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Tips and Tricks to Save the Summer Slow Down

 Tips and Tricks to Save the Summer Slow Down

The dead of summer can be a tough time of year to catch fish consistently. Although they are set up in their traditional haunts, there are times that they seem to disappear or quite biting altogether. Fish at this time of year tend to fill up quickly when they feed. The young of the year are big enough to provide a meal and there are plenty of them. The predator prey relationship is in full swing – there are hungry predators heavily feeding trying to put on weight to get them through the rigors of next winter and the consequent spawn. There are also literally tons of prey fish which makes for easy pickings and full bellies for predators. How does this affect us as we attempt to spend a full day on the water? It’s quite simple … these fish take very little time to feed and spend the rest of their time lounging and dodging larger predators. This is best done in the depths, the weeds, or on wide open flats. The reality of the situation is that you are trying to catch fish throughout an entire day while they are only actively feeding during short very intense periods. Open up your bag of tricks and get creative. Fish can still be caught. Here are some tips and tricks to get you through the summer.

Speed up when things slow down. Summer is notorious for the bite to go on and off – frenzied for a while and then dead boring. When the bite goes off or fish have moved, most anglers will fall back to vertically jigging, slow live bait rig combinations, and slip bobbers The problem with slow precise presentations is that it ignores most neutral or negative fish that are not actively hunting for food and it limits your lure’s exposure to fewer fish. If slow isn’t working for you … speed things up. On those calm, sunny days when heavy feeding is limited to brief periods and where walleye and pike are said to have quit feeding, try fast trolling bottom bouncers and spinners tipped with worms, leeches, minnows or Berkley Power Baits. I use a heavy Shimano V-Rod and a Calcutta reel for this. Don’t hesitate to use big blades to get a fishes attention. Travel as fast as you can while maintaining contact with the bottom – you may need up to 3 ounce bottom bouncers to accomplish this. 4 to 6 kilometers an hour is not outrageous. The concept speeds your bait past as many fish as possible. You will find hungry fish or at least trigger neutral fish into striking.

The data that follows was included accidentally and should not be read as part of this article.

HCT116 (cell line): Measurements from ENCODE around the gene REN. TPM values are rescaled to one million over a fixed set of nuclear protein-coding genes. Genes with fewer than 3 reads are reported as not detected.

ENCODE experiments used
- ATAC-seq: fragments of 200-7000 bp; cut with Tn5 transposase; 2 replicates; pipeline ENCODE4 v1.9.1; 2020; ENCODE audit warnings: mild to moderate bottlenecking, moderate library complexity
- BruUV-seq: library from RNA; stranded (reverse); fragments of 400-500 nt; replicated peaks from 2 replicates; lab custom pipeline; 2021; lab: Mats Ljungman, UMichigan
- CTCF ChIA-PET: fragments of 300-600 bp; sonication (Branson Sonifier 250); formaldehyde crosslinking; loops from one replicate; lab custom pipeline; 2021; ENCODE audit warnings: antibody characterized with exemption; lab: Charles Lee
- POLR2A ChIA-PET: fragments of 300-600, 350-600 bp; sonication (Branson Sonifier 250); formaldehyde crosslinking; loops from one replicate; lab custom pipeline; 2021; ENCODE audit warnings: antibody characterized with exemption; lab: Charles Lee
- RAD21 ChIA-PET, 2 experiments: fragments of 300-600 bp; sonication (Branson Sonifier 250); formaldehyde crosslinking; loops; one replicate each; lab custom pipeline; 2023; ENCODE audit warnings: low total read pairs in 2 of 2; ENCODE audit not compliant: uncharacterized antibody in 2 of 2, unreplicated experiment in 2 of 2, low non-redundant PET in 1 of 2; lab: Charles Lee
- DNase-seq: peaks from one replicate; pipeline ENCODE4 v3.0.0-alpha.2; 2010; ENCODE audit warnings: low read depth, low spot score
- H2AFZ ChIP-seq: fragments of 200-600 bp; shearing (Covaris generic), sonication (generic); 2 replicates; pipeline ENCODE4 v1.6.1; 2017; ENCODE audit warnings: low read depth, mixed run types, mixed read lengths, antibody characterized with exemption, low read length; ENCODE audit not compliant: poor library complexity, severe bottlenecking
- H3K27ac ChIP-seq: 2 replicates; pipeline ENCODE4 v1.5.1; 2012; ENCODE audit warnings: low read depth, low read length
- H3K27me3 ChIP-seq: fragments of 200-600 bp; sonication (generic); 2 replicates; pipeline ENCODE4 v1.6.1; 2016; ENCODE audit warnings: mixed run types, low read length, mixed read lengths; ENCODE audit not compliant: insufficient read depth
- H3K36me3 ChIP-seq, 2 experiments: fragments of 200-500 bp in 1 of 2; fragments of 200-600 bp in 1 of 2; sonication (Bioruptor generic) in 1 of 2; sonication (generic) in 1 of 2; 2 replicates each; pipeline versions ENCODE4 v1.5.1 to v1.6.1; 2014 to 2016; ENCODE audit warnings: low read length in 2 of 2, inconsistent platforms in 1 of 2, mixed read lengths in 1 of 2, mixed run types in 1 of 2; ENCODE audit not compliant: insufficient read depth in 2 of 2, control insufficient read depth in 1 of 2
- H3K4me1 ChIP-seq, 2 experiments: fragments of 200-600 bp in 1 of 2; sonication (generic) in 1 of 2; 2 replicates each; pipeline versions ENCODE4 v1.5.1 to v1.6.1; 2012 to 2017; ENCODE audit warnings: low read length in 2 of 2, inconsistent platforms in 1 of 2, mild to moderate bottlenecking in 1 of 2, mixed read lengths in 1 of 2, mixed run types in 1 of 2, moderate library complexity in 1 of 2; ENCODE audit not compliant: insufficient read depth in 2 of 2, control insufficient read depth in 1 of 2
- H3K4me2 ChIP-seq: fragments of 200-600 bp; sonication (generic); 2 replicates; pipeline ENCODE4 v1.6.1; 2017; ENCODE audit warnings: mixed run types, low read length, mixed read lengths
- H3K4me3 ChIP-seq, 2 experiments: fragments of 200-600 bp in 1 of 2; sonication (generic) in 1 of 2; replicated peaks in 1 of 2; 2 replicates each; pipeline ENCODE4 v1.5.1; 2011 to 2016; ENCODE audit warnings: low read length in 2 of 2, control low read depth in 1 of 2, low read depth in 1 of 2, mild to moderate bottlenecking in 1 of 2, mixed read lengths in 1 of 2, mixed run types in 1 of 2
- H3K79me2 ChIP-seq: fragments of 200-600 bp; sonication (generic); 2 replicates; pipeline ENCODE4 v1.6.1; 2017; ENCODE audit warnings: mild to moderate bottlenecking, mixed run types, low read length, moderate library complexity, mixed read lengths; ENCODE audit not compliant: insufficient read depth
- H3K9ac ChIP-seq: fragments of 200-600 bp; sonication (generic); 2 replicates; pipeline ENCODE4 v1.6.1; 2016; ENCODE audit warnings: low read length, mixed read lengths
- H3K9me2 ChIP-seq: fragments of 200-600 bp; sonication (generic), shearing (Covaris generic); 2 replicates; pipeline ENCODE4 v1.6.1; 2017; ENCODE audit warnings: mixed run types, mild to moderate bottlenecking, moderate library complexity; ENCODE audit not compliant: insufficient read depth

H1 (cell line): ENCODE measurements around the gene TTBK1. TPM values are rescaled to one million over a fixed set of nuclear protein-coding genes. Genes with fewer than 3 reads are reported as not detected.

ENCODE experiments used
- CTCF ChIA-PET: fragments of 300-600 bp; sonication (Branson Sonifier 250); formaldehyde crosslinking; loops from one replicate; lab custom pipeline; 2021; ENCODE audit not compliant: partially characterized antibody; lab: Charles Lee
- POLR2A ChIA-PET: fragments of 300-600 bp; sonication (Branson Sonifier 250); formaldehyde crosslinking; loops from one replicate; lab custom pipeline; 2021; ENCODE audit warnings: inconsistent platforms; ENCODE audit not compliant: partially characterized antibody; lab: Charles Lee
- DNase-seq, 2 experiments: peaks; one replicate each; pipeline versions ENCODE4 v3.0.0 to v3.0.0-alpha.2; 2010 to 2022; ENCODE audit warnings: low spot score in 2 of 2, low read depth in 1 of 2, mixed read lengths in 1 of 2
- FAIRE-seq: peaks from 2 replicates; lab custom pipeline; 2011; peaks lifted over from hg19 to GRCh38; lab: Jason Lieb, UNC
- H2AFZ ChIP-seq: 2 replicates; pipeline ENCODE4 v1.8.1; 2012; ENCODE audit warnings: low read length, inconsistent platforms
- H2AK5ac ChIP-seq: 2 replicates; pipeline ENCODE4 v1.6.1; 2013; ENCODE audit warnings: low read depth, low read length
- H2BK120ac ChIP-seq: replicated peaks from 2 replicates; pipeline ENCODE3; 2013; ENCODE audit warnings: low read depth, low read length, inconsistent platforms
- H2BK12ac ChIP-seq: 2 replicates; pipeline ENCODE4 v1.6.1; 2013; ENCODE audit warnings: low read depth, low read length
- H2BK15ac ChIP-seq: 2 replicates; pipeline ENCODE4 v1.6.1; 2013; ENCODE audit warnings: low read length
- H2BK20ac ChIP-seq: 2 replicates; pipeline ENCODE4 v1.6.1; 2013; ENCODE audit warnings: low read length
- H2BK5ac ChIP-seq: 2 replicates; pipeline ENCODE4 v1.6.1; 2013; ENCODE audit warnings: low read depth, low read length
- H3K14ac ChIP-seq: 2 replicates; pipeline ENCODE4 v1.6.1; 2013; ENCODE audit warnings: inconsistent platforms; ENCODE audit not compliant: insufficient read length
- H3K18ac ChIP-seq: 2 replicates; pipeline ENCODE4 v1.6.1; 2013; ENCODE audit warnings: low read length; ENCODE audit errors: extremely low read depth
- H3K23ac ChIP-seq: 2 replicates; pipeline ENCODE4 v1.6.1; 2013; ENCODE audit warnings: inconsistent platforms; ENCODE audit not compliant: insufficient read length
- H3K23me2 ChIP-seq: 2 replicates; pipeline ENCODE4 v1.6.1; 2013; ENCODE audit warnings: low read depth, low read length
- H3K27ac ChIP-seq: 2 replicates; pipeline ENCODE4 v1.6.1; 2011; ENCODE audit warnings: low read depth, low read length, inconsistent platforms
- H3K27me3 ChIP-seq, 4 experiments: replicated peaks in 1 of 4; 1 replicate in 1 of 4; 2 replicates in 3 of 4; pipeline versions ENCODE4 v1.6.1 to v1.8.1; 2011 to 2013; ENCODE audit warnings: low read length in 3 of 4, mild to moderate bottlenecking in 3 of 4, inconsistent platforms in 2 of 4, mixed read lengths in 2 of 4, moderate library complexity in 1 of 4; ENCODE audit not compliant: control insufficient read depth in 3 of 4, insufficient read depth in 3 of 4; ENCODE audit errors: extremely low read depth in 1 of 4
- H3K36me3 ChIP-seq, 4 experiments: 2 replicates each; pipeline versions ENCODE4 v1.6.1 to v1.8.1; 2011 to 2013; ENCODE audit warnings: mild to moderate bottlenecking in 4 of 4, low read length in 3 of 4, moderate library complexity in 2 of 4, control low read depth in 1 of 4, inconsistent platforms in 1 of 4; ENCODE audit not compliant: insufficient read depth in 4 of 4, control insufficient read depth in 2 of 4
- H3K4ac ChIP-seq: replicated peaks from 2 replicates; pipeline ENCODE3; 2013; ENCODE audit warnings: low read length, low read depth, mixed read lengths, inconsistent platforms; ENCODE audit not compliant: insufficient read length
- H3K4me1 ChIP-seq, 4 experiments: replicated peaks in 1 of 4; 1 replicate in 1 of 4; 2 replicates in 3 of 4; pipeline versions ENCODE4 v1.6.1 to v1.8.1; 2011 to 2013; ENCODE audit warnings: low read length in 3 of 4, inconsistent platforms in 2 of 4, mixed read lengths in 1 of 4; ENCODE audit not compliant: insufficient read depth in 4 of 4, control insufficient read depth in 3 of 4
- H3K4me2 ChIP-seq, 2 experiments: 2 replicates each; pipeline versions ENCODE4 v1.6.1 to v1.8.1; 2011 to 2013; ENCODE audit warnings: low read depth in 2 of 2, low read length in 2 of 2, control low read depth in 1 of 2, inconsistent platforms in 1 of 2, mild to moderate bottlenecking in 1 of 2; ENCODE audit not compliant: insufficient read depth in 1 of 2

Sharpen your hooks. Sounds simple enough. You probably sharpened them last month… or maybe not. I keep a hook hone on the dash of my boat or in my pocket at all times. Every few fish, I sharpen the hook it only takes a second. Your hooks become dull from bumping into rocks and teeth. Hooks need to be sticky sharp to penetrate the toothy and boney mouths of larger fish. You don’t want to miss a fish due to a hook sliding and not sticking. If you don’t like to sharpen hooks, spend the money on some good lazer sharpened hooks. Anything with a cutting point is ideal. As the hook begins to penetrate, the resistance actually decreases as the three edges cut their way through for an instant, positive hookset.